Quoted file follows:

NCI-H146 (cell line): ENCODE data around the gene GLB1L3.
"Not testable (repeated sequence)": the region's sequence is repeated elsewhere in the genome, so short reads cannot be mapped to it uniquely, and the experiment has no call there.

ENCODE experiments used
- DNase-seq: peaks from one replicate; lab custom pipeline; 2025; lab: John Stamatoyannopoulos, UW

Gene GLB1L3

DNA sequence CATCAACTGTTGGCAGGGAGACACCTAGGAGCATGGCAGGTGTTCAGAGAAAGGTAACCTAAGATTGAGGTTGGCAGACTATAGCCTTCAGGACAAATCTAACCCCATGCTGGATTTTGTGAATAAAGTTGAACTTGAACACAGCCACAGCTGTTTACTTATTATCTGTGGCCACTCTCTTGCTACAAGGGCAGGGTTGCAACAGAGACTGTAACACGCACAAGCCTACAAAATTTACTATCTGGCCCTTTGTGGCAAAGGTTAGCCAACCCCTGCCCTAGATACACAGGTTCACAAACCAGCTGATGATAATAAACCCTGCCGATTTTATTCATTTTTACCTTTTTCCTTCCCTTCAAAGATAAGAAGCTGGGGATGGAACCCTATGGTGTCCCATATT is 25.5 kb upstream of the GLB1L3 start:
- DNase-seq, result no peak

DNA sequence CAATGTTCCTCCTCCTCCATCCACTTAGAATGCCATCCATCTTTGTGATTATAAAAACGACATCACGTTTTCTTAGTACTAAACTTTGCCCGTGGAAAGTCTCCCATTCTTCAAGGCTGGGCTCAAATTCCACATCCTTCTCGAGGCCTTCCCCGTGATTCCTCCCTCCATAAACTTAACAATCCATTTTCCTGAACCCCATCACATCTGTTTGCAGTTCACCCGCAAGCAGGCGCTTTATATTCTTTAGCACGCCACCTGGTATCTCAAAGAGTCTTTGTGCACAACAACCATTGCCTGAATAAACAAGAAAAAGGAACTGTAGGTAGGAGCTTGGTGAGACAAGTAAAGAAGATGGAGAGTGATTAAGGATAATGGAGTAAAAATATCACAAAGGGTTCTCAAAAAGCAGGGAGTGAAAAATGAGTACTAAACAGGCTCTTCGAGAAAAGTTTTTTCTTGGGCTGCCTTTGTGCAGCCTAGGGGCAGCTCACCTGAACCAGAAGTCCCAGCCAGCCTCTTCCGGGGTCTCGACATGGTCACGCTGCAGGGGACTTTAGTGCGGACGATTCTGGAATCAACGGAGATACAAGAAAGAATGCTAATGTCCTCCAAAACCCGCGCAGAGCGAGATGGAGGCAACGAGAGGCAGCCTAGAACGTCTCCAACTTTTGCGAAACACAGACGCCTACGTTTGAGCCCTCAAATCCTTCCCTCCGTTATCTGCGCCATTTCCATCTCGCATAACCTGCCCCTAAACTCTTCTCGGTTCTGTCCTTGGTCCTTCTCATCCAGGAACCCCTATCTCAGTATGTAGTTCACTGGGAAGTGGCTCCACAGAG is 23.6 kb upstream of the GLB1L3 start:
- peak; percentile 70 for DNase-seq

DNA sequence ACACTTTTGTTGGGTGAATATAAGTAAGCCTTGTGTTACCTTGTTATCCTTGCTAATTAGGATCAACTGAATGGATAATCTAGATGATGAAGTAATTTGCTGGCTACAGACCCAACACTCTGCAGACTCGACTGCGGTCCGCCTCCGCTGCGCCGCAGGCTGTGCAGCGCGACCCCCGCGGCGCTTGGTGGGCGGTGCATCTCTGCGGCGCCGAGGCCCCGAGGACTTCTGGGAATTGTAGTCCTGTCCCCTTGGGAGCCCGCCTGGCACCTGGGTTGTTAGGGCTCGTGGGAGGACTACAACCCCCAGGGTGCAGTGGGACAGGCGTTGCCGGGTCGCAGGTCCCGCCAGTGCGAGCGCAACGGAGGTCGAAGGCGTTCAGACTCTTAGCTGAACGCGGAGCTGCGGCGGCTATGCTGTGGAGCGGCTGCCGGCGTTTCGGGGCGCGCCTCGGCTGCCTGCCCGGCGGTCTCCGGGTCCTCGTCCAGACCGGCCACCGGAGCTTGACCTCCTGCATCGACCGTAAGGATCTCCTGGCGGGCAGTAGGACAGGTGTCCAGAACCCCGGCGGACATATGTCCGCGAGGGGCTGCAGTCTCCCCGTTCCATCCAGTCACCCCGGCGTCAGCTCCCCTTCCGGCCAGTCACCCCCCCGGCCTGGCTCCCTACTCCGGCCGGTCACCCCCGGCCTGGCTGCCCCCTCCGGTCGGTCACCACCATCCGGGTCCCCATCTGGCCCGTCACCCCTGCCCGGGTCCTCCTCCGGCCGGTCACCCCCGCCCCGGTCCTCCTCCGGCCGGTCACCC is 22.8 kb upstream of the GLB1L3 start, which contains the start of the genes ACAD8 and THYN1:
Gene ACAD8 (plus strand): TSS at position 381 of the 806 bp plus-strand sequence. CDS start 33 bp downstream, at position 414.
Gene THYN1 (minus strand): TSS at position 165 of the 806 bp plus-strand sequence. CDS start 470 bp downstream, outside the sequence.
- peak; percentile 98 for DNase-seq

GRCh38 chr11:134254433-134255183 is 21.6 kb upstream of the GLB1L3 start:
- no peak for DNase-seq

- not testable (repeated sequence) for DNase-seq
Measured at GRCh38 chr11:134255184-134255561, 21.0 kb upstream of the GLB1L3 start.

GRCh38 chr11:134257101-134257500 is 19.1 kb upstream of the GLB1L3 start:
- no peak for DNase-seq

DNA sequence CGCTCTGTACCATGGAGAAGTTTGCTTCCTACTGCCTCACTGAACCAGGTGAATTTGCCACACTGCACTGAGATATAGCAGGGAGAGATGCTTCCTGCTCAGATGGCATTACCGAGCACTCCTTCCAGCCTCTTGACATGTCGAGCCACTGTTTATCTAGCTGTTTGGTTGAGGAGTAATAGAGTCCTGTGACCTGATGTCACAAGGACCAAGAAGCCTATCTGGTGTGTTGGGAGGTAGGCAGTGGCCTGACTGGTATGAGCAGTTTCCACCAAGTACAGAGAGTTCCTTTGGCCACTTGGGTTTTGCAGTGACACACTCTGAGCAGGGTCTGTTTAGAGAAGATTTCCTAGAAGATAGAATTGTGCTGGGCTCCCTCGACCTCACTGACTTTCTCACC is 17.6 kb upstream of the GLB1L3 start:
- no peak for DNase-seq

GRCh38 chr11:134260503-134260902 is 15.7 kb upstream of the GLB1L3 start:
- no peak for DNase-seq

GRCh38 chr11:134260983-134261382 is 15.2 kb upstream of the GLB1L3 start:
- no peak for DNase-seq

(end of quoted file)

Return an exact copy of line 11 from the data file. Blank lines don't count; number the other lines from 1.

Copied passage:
Gene ACAD8 (plus strand): TSS at position 381 of the 806 bp plus-strand sequence. CDS start 33 bp downstream, at position 414.